How to Make Your Website ADA Compliant

two people working on a computer together
According to the United States Census 1 in 5 Americans have a disability. Just some of the disabilities affected by poor ADA compliance include blindness, poor vision, hard of hearing, deaf, physical disabilities and cognitive disabilities. Recently high profile companies like Netflix have had lawsuits charged based on poor ADA compliance. Although losing money in a lawsuit is a concern, we should remember ADA compliance is a social justice issue. Nearly everyone knows a person with a disability. Not having a way for them to navigate the web, which is the main way most of us connect with each other, is discrimination. This post is not to shame you into caring about ADA compliance but to educate you on the number of people who are being affected by the lack of access to your website and to share some tips on how you can improve the web for everyone.

Tip 1: Rethink your Visual Design

Low contrast colors and elements for designers are used create interesting visuals and hierarchy, however, low contrast of colors, element, and size of fonts are very difficult for people with poor vision. When designing remember to create enough contrast so people can easily see what is on your website.

Tip 2: Rethink your UX

UX is already a very popular field of interest but not enough emphasis is placed on how people with disabilities are navigating websites. Think about how someone using a screen reader moves around your site. Just like people who visually read a site people with screen readers skim sites and will not always review all the content. To fix this, break content into smaller chunks so that important information does not get lost.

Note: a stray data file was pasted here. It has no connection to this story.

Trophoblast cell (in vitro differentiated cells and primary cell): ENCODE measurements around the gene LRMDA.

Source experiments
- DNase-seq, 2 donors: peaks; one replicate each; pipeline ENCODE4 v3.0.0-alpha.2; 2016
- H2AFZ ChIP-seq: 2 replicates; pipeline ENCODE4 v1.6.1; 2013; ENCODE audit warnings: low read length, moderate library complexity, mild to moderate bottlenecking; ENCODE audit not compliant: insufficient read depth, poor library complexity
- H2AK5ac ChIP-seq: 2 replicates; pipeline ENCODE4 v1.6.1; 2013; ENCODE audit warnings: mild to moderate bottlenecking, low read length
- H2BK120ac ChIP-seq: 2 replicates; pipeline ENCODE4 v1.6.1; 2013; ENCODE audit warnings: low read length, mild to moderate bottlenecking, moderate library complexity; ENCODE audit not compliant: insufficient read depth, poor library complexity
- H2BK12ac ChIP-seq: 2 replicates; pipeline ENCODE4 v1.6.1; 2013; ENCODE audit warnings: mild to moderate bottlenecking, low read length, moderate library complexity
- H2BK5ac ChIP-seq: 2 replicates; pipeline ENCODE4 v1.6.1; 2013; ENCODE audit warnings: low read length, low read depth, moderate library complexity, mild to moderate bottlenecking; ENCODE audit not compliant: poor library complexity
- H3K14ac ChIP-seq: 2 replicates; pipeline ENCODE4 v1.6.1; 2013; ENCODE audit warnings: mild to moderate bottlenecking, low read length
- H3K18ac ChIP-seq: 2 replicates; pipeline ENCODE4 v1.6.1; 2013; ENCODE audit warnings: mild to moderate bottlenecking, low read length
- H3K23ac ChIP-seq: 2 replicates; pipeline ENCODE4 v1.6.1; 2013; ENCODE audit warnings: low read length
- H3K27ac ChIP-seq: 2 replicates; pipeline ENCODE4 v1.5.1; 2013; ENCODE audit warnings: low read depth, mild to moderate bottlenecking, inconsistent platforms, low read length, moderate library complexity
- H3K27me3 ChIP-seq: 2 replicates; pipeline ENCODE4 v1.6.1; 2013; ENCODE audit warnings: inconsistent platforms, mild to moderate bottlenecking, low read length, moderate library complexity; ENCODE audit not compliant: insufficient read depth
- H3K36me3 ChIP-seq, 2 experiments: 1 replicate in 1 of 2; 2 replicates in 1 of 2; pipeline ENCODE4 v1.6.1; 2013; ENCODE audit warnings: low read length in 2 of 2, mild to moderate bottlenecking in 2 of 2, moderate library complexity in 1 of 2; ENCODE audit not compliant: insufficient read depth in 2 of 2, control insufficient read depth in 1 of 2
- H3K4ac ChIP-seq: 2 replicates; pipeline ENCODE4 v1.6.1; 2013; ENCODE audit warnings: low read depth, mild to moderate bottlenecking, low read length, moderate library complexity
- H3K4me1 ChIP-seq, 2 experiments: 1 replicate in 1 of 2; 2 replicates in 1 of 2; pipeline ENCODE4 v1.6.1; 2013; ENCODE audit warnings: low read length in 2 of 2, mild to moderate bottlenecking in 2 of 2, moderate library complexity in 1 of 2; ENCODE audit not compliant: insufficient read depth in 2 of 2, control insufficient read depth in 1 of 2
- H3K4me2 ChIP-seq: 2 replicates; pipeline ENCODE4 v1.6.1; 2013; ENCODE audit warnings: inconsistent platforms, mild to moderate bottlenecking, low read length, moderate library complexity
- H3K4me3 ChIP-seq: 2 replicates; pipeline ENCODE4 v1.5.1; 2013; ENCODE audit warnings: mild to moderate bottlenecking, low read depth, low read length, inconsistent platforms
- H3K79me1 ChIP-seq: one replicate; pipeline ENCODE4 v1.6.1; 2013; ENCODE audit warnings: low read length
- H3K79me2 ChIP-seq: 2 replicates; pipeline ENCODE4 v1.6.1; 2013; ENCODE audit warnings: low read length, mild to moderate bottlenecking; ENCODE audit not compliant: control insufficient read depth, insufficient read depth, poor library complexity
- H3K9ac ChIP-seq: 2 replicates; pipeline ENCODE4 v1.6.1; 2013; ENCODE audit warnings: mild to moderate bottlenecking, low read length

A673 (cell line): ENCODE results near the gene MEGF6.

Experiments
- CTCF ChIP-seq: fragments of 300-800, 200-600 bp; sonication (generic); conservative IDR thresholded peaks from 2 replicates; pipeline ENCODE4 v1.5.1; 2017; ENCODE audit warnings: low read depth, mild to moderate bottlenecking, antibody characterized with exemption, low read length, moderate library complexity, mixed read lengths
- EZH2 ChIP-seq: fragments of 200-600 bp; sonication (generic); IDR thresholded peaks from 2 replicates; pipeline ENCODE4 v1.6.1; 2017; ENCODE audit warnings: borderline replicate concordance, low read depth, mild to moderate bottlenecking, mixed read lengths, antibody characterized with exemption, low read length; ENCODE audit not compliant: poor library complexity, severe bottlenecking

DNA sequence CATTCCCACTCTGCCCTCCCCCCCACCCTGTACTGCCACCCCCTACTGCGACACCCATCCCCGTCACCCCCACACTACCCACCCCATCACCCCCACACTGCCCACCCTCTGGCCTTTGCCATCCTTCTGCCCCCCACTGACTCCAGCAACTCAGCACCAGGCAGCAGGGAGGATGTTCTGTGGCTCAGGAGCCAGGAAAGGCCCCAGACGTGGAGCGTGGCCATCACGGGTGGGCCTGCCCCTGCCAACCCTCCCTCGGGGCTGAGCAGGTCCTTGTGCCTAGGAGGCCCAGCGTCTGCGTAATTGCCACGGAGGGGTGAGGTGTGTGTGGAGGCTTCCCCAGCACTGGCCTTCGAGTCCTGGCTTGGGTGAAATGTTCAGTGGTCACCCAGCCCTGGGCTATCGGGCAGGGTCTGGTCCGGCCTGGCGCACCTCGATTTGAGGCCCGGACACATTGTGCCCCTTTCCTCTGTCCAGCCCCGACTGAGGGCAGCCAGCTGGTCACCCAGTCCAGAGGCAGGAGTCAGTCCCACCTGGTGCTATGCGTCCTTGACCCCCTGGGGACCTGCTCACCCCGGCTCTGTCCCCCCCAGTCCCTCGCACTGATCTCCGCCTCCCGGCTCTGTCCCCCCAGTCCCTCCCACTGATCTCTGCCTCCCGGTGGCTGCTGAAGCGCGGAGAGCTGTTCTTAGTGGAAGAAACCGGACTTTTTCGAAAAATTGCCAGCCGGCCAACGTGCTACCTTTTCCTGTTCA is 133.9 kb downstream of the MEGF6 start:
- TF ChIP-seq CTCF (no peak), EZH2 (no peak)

Tip 3: Rethink your Content

Content mostly has to do with the wording of your website, especially the descriptions of elements. The wording of buttons can be especially challenging for people using screen readers. Most websites will have buttons that say “click me” or “info”. Call to actions need to be more descriptive. For example, a button can say “Sign up for a free trial”. Also, add a clear description to images. One of the biggest errors in ADA compliance is the naming of images. Do not name images “product1234”. Give images a clear description of what is in the photograph so that people with screen readers have a clear idea of what is in the image.

Tip 4: Rethink Website Development

Screen readers use the HTML to read a website. Before writing a line of code, consider how that code will be read. Important attributes to know are alt text, aria-label, tabindex. For a quick description, alt attribute add alternate descriptions to images. Aria labels provide labels to html elements that would not otherwise be read by screen readers. Tabindex controls the order screen readers will read a website’s content. Building the website will be easier if you plan out the design, content and user experience before you start building.

Tip 5: Test, Test and Test again!